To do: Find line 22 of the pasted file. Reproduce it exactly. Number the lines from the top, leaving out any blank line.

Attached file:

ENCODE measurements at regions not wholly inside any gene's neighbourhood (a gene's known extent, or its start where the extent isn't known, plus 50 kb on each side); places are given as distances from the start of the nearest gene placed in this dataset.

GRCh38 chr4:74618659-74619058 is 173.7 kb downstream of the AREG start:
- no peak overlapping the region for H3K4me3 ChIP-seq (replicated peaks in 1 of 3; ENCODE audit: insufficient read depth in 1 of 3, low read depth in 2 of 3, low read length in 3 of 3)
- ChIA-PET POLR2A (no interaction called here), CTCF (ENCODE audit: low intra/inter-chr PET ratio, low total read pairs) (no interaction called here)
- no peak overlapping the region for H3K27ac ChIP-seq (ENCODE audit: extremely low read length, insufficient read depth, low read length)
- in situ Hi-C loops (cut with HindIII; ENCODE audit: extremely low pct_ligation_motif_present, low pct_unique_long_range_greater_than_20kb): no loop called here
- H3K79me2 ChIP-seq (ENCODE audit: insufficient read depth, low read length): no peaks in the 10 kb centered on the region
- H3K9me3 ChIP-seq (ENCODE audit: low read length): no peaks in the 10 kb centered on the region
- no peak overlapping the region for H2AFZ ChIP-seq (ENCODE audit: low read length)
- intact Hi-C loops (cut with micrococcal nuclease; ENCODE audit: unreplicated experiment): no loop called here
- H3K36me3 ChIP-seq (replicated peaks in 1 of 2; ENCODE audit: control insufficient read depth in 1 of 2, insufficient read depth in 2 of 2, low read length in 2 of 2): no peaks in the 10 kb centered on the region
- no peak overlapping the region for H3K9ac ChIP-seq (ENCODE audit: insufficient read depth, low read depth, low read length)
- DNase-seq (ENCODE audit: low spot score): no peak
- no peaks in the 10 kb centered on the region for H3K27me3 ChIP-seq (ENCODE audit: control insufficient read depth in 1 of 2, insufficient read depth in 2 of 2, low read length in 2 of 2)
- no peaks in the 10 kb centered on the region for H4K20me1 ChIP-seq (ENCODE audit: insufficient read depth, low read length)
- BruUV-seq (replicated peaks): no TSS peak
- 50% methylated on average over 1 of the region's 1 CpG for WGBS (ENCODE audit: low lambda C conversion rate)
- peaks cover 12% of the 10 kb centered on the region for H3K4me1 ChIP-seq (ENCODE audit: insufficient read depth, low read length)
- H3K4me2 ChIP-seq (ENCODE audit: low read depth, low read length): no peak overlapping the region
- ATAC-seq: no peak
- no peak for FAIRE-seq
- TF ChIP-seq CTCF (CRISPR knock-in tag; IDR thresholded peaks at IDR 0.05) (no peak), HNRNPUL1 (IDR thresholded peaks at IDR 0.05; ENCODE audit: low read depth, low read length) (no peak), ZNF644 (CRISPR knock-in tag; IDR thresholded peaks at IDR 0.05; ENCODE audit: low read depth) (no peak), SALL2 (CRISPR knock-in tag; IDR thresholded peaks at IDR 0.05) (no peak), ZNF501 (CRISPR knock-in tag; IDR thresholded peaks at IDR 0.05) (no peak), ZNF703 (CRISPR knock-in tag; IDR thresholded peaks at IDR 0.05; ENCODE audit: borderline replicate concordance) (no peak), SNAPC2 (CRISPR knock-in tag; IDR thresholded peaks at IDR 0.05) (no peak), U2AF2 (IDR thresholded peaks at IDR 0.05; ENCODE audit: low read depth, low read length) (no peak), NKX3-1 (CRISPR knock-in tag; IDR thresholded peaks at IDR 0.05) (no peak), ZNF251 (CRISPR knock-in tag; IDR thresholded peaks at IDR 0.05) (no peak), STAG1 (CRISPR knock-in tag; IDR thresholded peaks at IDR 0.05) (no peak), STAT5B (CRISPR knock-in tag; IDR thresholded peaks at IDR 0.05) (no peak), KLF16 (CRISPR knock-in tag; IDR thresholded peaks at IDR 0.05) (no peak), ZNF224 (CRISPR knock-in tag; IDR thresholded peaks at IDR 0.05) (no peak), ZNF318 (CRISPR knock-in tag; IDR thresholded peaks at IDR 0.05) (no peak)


- TF ChIP-seq CTCF (CRISPR knock-in tag; IDR thresholded peaks at IDR 0.05) (no peak), HNRNPUL1 (IDR thresholded peaks at IDR 0.05; ENCODE audit: low read depth, low read length) (no peak), ZNF644 (CRISPR knock-in tag; IDR thresholded peaks at IDR 0.05; ENCODE audit: low read depth) (no peak), SALL2 (CRISPR knock-in tag; IDR thresholded peaks at IDR 0.05) (no peak), ZNF501 (CRISPR knock-in tag; IDR thresholded peaks at IDR 0.05) (no peak), ZNF703 (CRISPR knock-in tag; IDR thresholded peaks at IDR 0.05; ENCODE audit: borderline replicate concordance) (no peak), SNAPC2 (CRISPR knock-in tag; IDR thresholded peaks at IDR 0.05) (no peak), U2AF2 (IDR thresholded peaks at IDR 0.05; ENCODE audit: low read depth, low read length) (no peak), NKX3-1 (CRISPR knock-in tag; IDR thresholded peaks at IDR 0.05) (no peak), ZNF251 (CRISPR knock-in tag; IDR thresholded peaks at IDR 0.05) (no peak), STAG1 (CRISPR knock-in tag; IDR thresholded peaks at IDR 0.05) (no peak), STAT5B (CRISPR knock-in tag; IDR thresholded peaks at IDR 0.05) (no peak), KLF16 (CRISPR knock-in tag; IDR thresholded peaks at IDR 0.05) (no peak), ZNF224 (CRISPR knock-in tag; IDR thresholded peaks at IDR 0.05) (no peak), ZNF318 (CRISPR knock-in tag; IDR thresholded peaks at IDR 0.05) (no peak)